||Issue No. 225||18 June 2004|
No Place Like Home
Interview: The New Democrat
Bad Boss: The Ugly Australian
Unions: Free Spirits and Slaves
Industrial: National Focus
History: A Class Act
International: Across the Ditch
Economics: Home Truths
Review: No Time Like Tomorrow
Poetry: Silent Note
The Locker Room
No Place Like Home
What we know is that James Hardies, to divest itself of long-term liabilities incurred through knowingly selling a product that causes slow and painful death, removed itself from the jurisdiction those abuses occurred in.
With the support of lawyers and actuaries who put their own cash flow ahead of the public interest, Hardies shifted its liability to a trust holding inadequate and finite funds, while moving itself to Holland to start a fresh life with a fresh name.
It's left the thousands of Australians who will contract the deadly mesothelioma over the coming years with no safety net; because there is simply no one who is legally responsible.
And the sting in the tail - the current judicial inquiry which will lead to outrage but probably very little practical change in the situation - was predicted in the contingency plans.
It is the corporate equivalent of a hit and run accident - though it is unfair to single Hardies out alone. This is behaviour that occurs at every level of the economy.
We have building sub-contractors who go bust leaving their workers unpaid entitlements only to rise like a phoenix in a different corporate guise the following week.
We have the Patricks model, where a strong company is dissected by lawyers into a series of smaller units where assets are separated from liabilities - and the workers are housed with the liabilities.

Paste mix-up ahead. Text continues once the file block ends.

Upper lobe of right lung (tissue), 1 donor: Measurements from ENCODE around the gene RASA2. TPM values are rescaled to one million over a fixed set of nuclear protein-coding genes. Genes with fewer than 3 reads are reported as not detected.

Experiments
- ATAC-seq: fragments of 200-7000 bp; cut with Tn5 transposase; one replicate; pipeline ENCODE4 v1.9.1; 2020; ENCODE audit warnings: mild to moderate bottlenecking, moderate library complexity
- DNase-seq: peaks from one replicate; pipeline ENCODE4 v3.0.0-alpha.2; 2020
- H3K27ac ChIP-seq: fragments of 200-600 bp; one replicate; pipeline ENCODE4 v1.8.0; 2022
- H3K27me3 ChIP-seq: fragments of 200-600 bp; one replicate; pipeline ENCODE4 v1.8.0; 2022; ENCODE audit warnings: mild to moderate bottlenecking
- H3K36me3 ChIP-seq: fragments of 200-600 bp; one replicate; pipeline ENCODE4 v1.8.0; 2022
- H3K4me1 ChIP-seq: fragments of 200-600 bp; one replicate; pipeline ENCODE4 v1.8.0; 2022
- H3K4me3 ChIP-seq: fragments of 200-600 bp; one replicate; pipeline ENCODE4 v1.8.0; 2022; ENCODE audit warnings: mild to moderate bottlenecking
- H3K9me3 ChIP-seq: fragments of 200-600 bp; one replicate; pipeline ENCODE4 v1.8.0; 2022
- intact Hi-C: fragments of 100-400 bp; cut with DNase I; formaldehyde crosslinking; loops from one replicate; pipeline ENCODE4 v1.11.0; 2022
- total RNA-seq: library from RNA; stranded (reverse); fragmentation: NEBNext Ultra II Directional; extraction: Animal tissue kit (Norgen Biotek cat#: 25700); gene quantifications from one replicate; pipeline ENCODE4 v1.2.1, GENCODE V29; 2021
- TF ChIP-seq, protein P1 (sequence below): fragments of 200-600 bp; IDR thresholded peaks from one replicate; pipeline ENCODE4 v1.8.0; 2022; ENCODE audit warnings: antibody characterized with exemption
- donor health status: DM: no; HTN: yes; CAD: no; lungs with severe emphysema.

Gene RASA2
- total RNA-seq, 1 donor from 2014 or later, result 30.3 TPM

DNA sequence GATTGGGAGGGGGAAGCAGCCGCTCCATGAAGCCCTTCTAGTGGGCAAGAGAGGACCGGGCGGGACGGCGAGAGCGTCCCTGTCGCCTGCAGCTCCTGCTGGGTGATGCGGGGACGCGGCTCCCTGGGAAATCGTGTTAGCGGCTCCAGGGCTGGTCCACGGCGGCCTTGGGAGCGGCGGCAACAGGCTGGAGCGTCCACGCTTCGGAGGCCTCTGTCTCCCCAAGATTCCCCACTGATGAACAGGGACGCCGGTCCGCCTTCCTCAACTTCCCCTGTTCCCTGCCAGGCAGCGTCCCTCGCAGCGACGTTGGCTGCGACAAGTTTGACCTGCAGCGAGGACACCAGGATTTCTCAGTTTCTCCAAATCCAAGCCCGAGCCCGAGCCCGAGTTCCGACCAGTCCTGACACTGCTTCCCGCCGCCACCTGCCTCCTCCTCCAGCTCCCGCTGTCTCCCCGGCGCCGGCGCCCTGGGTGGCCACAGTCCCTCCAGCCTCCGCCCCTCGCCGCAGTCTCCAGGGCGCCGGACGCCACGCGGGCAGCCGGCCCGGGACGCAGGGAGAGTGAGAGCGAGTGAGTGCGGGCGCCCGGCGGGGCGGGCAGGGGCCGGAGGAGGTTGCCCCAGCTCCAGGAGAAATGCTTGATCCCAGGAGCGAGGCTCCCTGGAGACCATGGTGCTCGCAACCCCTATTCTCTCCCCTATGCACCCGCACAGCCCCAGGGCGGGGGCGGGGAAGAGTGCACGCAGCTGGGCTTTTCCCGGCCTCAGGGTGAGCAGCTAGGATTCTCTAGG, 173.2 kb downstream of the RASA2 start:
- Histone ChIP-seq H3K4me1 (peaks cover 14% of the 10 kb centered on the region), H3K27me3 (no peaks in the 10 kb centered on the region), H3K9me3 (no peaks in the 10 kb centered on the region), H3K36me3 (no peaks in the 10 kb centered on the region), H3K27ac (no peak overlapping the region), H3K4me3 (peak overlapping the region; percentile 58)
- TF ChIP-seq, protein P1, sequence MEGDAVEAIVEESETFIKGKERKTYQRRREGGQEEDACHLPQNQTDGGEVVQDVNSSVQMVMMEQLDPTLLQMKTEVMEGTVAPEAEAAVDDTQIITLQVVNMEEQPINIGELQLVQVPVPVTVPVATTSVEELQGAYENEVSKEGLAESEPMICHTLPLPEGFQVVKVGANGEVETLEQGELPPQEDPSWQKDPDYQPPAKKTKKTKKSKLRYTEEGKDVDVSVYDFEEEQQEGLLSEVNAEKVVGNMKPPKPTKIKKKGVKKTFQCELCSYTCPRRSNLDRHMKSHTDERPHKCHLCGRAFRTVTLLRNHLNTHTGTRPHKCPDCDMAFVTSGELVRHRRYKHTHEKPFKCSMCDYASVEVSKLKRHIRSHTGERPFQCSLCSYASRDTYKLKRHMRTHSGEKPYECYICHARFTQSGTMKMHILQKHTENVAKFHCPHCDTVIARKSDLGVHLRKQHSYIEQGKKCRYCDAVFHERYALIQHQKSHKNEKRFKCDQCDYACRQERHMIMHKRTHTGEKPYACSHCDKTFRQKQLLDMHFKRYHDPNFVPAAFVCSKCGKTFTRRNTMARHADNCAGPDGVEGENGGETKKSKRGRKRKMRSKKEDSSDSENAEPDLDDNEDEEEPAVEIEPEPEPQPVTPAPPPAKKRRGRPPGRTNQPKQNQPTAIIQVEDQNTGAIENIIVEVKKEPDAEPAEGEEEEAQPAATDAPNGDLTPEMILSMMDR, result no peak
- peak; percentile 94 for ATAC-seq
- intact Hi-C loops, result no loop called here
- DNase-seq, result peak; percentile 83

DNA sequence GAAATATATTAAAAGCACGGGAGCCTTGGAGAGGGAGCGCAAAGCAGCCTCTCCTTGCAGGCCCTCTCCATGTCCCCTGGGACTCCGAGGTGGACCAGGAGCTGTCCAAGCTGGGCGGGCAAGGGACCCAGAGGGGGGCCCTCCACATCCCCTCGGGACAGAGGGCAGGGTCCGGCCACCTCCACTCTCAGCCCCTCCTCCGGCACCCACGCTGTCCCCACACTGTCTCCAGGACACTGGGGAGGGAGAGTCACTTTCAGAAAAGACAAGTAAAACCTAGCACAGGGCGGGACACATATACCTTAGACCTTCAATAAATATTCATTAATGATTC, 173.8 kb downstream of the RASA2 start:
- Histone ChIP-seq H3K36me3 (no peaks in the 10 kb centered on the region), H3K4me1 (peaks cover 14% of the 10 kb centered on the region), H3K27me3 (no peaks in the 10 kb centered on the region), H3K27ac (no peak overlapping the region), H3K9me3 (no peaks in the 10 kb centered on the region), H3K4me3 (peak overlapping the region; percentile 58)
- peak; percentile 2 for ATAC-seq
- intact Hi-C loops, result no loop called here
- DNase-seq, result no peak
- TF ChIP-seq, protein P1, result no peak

And we have the global outrage of flag of convenience shipping, where vessels register themselves under the flags of companies by countries with minimal tax and labour lawyers, transforming them into floating little third worlds.
In an era of globalisation, where our leaders are prepared to hand over our sovereignty to the market in order to deliver us economic growth, is it asking to much to expect a little reciprocity.
In a global world, global business rules must apply - a company can not just change nationality and free itself of responsibilities.
Such ideas may be out of vogue in an era where multilateral solutions are being trumped by one on one deals like the US Free Trade Agreement; but the problem with bilateralism is the nations outside the agreement.
To fail to look at the globe that defines the new world economy is merely to invite a race to the bottom, where the James Hardies of this world can claim they were acting within the law and in the interests of their shareholders.
It's enough to make you reach for the oxygen.
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